If you trap the opposition inside with a high defensive line, you’re asking for a lot of long balls behind your defense, which is asking for trouble when playing against a pacey advanced forward.

Set your defensive line too low, and the opposition target man can win the ball ahead of your defensive line and simply play it forward to a winger or a supporting attacker before you can press him down. 

That’s why you need to maintain a standard line at first and observe how your opposition is building up the play. 

Are they using a target man? Deep Lying Forward? Or a forward?

Are they playing direct? Or are they playing short passes?

Depending on your opposition’s play, you should decide whether to drop deep or push up when trapping inside. 

Trap Outside

The midfield is off-limits when your team is trapping the opposition outside. 

But is it?

If you have set your Line of engagement and Defensive line too far apart, you’re leaving acres of spaces between your central midfield and defense. 

No amount of traps can keep the opponent from breaking into your midfield.

But if you’re playing a very high line of defense, fast wingers can beat your slower full-backs and easily reach the final third, unchallenged.

Thats why, depending on your team’s pace, you should set up your defensive line appropriately when trapping outside. 

And make sure that there’s not much room allowed between the Line of Engagement and the Defensive Line.

Pressing Intensity

Regardless of the pressing trap instruction, the pressing intensity slider will decide the intensity your team will impose on their pressing game. 

Be careful about how you want to go along with the pressing intensity. Too much or far too less intensity can break your team’s defensive structure, or invite unnecessary pressure. 

Trap Inside

When trapping the opposition inside, you’d want your players to press the opposition wide players to force the play in the middle. 

Not applying enough pressure will allow the wide players a huge amount of space to exploit the sidelines.

Similarly, too much pressing can leave your back line in disarray, which opens a whole new avenue of problems.  

So while pressing intensity should be high for your advanced wide players, you want to individually instruct your defenders to press less often to maintain their defensive shape. 

Trap Outside

When you trap the opposition outside, you want a compact, narrow defense that’ll focus primarily on maintaining a solid shape to defend the middle.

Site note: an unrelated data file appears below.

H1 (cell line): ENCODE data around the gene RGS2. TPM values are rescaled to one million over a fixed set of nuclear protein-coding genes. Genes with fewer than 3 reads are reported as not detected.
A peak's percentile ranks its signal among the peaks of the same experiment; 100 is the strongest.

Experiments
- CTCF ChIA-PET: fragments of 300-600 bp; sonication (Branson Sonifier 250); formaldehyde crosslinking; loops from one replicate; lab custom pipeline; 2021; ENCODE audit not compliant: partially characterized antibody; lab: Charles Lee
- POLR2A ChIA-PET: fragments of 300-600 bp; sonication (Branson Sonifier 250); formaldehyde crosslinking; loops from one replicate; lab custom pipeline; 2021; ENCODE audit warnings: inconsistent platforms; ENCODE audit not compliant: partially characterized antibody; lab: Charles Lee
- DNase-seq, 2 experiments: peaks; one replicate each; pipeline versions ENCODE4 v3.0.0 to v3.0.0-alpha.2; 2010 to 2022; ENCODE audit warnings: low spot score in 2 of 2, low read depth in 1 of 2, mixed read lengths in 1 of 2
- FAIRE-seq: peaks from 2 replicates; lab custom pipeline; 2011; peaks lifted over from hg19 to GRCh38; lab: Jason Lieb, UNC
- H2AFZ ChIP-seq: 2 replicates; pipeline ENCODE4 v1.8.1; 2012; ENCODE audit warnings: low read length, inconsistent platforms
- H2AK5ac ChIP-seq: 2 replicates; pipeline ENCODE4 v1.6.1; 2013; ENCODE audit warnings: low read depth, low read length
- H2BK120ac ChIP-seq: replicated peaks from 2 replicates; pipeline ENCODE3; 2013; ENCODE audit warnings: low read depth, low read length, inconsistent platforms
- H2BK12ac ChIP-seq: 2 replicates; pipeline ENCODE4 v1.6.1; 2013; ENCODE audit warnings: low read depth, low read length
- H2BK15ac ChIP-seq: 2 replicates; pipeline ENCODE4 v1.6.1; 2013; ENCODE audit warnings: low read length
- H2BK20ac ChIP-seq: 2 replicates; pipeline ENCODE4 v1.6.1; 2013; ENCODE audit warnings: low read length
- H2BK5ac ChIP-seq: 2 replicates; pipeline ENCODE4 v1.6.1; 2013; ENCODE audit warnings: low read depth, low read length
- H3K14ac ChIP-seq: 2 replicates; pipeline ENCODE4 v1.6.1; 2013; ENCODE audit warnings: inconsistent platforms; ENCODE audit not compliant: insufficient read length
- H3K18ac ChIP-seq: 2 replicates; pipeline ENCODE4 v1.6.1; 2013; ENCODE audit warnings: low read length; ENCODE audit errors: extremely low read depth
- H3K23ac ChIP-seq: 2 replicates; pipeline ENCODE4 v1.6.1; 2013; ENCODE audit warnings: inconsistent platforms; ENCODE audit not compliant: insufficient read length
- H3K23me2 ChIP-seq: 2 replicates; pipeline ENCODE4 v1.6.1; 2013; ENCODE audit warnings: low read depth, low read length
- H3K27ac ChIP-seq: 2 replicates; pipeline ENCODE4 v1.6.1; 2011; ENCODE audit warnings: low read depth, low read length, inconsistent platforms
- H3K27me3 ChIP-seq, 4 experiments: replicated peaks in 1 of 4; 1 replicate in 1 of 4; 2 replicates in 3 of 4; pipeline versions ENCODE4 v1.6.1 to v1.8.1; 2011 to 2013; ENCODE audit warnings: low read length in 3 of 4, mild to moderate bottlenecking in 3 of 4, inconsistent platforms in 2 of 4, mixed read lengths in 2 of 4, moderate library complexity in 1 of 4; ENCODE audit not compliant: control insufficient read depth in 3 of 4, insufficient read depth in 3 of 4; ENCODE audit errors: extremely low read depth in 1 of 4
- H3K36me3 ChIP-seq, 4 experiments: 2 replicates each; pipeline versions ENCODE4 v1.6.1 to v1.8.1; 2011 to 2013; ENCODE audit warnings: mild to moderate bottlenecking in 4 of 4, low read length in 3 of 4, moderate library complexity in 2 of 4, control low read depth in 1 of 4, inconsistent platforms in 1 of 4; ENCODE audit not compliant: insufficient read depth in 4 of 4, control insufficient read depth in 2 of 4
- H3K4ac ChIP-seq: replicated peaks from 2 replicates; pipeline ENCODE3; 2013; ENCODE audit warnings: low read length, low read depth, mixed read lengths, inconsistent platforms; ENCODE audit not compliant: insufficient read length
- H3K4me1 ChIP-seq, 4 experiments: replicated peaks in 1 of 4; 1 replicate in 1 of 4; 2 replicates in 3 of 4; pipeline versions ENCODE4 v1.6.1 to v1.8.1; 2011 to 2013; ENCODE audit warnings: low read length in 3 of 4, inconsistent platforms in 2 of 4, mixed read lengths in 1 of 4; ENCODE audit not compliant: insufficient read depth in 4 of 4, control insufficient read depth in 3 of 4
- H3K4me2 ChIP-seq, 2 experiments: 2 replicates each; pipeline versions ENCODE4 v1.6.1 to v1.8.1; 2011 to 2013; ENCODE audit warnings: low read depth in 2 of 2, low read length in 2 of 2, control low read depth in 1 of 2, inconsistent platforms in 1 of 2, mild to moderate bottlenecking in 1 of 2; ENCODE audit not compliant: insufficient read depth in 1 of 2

So if you implement a high pressing intensity, the players will be more aggressive in pressing the opposition, leaving gaps in the defensive shape. 

That’s why you should be careful about setting up individual opposition pressing instruction and the team’s overall pressing intensity when trapping outside. 

Trapping Formations

How to set up your team formation massively impacts the effectiveness of your pressing traps. If not executed properly, it can break your defensive structure, leading to disaster at the back. 

For example, A 4-4-2 will fail to trap a 4-4-2 Diamond Narrow formation inside. 

Although it makes sense to do so at first because the Diamond Narrow formation focuses through the middle, your two-man midfield, however, won’t be able to cope with the Advanced midfielder and Defensive midfielder supporting the midfield.

On the other hand, your 4-4-2 formation will be much more helpful against a 4-3-3 DM Wide, where your wingers and full-backs can play an active role to force the opposition into the wide area, by defensively positioning themselves narrower.

It’s also important to know that some formations are incapable of implementing certain traps based on how they are structured.

So you need to make sure you get your team shape right against particular formations.

Trap Inside

Trapping inside works best when you use formations that has adequate defensive players, covering the central areas of the pitch. But you must also possess wide players in the formation who’ll will cover the wide areas to restrict access.

These are the best formations to trap the opposition inside:

FormationsEffective Against
4-2-3-1 DM AM Wide4-3-3 DM Wide, 5-2-3 DM Wide, 
4-3-3 DM Wide4-2-3-1 DM AM Wide, 4-2-2, 5-2-3 DM Wide
5-2-1-2 DM AM5-2-2-1 DM AM, 5-3-2 DM Wide, 4-2-3-1 DM AM Wide,  5-2-1-2 DM AM
5-2-2-1 DM AM5-2-3 DM Wide, 5-3-2 DM WB, 4-4-2
5-3-2 DM WB4-2-3-1 DM AM Wide, 5-2-1-2 DM AM, 5-2-2-1 DM AM, 5-2-3 DM WIde

Trap Outside

You’ll need adequate midfielders forming a compact defensive shape in the middle in order to funnel the opposition to play wide. 

Wide players in your team will sit compact as well, pushing the opposition towards the touchline. 

The following formations can be effectively used to trap outside against certain opposing formations:

FormationsEffective Against
4-4-24-3-3 DM Wide, 
4-3-3 DM Wide4-2-3-1 DM AM Wide, 5-2-2-1 DM AM, 5-2-3 DM Wide
4-2-3-1 DM AM Wide4-2-3-1 DM AM Wide, 4-4-2, 4-4-2 Diamond Narrow
4-4-2 Diamond Narrow4-3-3 DM Wide, 4-2-3-1 DM AM Wide, 5-2-2-1 DM AM, 5-2-3 DM Wide, 4-4-2
5-3-2 DM WB4-4-2, 4-3-3 DM Wide, 4-2-3-1 DM AM Wide, 5-2-2-1 DM AM 

Note: Although the 4-4-2 Diamond Narrow is one of the best formations to trap opposition outside, it’s highly vulnerable against crosses from deep areas, especially from full-backs, as they are mostly left unchallenged. 

Final Words

It’s really difficult to understand the situation for using pressing traps as there are a lot of factors to take into consideration before implementing the tactic. 

So if you’re not sure about your tactical approach, it’s best to leave the instruction to default.